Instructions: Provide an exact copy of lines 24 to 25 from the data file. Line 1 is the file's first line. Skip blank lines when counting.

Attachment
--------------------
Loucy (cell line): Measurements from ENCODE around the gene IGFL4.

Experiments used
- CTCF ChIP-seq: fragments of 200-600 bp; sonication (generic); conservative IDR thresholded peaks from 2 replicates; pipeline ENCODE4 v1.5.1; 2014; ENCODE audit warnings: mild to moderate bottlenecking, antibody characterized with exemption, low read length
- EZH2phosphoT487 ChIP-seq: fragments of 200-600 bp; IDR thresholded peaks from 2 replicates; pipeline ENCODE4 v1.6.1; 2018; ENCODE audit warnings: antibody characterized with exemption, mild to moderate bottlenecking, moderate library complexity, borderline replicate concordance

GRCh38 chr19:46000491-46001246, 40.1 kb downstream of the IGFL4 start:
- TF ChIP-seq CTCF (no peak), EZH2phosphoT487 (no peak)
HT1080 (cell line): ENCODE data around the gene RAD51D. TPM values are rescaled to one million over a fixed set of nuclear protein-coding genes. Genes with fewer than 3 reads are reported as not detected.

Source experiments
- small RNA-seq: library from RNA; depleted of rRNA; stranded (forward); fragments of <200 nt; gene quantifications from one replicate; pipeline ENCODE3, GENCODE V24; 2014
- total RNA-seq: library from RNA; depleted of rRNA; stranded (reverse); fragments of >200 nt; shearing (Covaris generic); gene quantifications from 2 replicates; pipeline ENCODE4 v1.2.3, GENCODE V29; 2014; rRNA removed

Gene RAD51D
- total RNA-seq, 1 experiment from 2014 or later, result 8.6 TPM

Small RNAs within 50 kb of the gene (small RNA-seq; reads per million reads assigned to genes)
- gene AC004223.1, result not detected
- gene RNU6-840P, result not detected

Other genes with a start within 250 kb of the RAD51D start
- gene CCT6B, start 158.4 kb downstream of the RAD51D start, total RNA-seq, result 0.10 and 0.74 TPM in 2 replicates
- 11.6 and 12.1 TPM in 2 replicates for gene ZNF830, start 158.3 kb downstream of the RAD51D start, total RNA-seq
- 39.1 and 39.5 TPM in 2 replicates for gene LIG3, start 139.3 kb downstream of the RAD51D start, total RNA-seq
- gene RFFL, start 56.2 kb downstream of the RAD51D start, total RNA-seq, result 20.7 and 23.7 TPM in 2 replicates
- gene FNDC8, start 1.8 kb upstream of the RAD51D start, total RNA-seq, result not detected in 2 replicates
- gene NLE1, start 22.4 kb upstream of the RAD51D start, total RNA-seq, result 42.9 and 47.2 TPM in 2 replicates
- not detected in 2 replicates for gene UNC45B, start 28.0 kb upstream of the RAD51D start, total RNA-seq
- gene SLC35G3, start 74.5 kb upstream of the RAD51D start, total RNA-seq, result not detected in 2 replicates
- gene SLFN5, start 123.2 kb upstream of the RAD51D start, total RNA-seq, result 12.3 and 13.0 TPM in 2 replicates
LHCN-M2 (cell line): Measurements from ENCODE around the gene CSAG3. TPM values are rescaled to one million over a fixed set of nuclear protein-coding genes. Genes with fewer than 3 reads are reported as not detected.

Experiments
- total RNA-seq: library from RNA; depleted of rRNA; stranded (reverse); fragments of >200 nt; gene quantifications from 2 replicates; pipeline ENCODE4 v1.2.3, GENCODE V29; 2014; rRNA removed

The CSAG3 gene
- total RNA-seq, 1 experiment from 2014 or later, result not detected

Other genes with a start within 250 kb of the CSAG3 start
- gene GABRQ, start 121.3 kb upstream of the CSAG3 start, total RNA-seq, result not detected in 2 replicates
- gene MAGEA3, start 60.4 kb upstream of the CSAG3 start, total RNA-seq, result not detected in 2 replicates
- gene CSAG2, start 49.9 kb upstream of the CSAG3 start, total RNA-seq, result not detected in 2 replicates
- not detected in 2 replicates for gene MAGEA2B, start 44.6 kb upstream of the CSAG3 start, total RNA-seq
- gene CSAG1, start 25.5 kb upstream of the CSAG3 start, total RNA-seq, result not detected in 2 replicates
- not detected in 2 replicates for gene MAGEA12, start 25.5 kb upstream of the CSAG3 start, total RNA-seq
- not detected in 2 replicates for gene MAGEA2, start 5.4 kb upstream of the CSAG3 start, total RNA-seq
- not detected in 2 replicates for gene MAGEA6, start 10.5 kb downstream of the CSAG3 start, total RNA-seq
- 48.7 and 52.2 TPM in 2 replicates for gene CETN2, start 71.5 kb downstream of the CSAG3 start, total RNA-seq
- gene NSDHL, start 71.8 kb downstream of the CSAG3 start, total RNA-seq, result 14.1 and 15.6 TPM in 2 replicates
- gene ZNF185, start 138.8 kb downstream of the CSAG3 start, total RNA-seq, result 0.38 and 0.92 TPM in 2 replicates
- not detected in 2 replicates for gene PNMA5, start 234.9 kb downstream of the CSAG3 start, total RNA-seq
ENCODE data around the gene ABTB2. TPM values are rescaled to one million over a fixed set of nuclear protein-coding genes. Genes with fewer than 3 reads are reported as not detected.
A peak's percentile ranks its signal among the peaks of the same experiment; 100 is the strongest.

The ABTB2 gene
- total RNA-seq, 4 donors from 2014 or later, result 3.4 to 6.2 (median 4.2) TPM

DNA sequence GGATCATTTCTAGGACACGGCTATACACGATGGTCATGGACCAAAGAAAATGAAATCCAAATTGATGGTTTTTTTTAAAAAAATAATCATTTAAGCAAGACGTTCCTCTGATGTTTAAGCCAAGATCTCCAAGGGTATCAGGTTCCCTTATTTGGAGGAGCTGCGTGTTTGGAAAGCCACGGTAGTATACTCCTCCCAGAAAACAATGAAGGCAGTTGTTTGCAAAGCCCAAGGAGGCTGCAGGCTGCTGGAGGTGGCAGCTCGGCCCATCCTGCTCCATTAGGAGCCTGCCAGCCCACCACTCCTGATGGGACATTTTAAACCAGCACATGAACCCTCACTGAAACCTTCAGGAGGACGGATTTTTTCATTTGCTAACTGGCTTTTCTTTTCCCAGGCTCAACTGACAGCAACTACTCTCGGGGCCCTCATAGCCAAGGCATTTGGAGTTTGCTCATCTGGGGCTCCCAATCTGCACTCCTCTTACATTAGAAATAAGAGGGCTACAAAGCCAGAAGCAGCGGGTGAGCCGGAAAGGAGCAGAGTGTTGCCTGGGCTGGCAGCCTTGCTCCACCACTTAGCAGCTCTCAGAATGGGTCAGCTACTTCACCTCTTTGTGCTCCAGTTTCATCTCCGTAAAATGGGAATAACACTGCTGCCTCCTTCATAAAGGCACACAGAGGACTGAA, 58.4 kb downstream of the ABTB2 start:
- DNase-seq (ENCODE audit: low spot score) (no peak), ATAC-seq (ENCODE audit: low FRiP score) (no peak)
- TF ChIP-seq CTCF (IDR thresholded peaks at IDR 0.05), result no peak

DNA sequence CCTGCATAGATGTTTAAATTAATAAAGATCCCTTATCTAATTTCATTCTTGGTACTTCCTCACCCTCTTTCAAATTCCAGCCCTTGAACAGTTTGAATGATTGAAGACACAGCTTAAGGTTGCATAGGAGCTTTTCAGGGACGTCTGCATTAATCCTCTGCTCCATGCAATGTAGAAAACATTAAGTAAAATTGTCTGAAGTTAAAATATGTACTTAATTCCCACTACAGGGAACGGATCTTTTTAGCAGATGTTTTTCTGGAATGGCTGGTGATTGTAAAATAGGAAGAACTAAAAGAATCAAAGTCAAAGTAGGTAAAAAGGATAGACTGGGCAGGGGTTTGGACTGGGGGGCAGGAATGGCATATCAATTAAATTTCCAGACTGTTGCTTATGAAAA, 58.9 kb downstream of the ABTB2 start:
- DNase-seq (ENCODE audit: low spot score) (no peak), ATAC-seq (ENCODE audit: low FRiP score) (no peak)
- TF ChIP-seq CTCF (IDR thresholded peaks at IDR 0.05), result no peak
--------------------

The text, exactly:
- gene SLC35G3, start 74.5 kb upstream of the RAD51D start, total RNA-seq, result not detected in 2 replicates
- gene SLFN5, start 123.2 kb upstream of the RAD51D start, total RNA-seq, result 12.3 and 13.0 TPM in 2 replicates